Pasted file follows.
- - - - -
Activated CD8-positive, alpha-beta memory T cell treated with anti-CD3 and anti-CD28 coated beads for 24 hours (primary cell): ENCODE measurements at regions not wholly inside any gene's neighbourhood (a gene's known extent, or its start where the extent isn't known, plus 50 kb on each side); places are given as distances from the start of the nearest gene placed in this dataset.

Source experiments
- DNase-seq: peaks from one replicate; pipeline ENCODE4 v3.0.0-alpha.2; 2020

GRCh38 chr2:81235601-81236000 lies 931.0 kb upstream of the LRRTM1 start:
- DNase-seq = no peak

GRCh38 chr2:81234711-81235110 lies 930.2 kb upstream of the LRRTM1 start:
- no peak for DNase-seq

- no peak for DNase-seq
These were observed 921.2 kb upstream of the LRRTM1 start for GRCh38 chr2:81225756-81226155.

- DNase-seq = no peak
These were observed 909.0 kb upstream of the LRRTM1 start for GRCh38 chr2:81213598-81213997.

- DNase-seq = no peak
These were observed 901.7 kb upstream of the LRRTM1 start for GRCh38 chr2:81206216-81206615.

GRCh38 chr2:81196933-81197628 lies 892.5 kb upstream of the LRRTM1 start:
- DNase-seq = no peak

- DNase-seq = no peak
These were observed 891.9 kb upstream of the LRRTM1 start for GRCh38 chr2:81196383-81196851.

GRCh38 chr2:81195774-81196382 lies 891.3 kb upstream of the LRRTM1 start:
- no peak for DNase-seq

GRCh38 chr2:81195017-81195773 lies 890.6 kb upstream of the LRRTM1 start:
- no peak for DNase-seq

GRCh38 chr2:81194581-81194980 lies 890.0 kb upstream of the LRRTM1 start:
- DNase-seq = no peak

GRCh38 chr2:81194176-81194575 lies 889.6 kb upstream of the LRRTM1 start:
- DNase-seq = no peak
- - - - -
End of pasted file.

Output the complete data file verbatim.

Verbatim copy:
Activated CD8-positive, alpha-beta memory T cell treated with anti-CD3 and anti-CD28 coated beads for 24 hours (primary cell): ENCODE measurements at regions not wholly inside any gene's neighbourhood (a gene's known extent, or its start where the extent isn't known, plus 50 kb on each side); places are given as distances from the start of the nearest gene placed in this dataset.

Source experiments
- DNase-seq: peaks from one replicate; pipeline ENCODE4 v3.0.0-alpha.2; 2020

GRCh38 chr2:81235601-81236000 lies 931.0 kb upstream of the LRRTM1 start:
- DNase-seq = no peak

GRCh38 chr2:81234711-81235110 lies 930.2 kb upstream of the LRRTM1 start:
- no peak for DNase-seq

- no peak for DNase-seq
These were observed 921.2 kb upstream of the LRRTM1 start for GRCh38 chr2:81225756-81226155.

- DNase-seq = no peak
These were observed 909.0 kb upstream of the LRRTM1 start for GRCh38 chr2:81213598-81213997.

- DNase-seq = no peak
These were observed 901.7 kb upstream of the LRRTM1 start for GRCh38 chr2:81206216-81206615.

GRCh38 chr2:81196933-81197628 lies 892.5 kb upstream of the LRRTM1 start:
- DNase-seq = no peak

- DNase-seq = no peak
These were observed 891.9 kb upstream of the LRRTM1 start for GRCh38 chr2:81196383-81196851.

GRCh38 chr2:81195774-81196382 lies 891.3 kb upstream of the LRRTM1 start:
- no peak for DNase-seq

GRCh38 chr2:81195017-81195773 lies 890.6 kb upstream of the LRRTM1 start:
- no peak for DNase-seq

GRCh38 chr2:81194581-81194980 lies 890.0 kb upstream of the LRRTM1 start:
- DNase-seq = no peak

GRCh38 chr2:81194176-81194575 lies 889.6 kb upstream of the LRRTM1 start:
- DNase-seq = no peak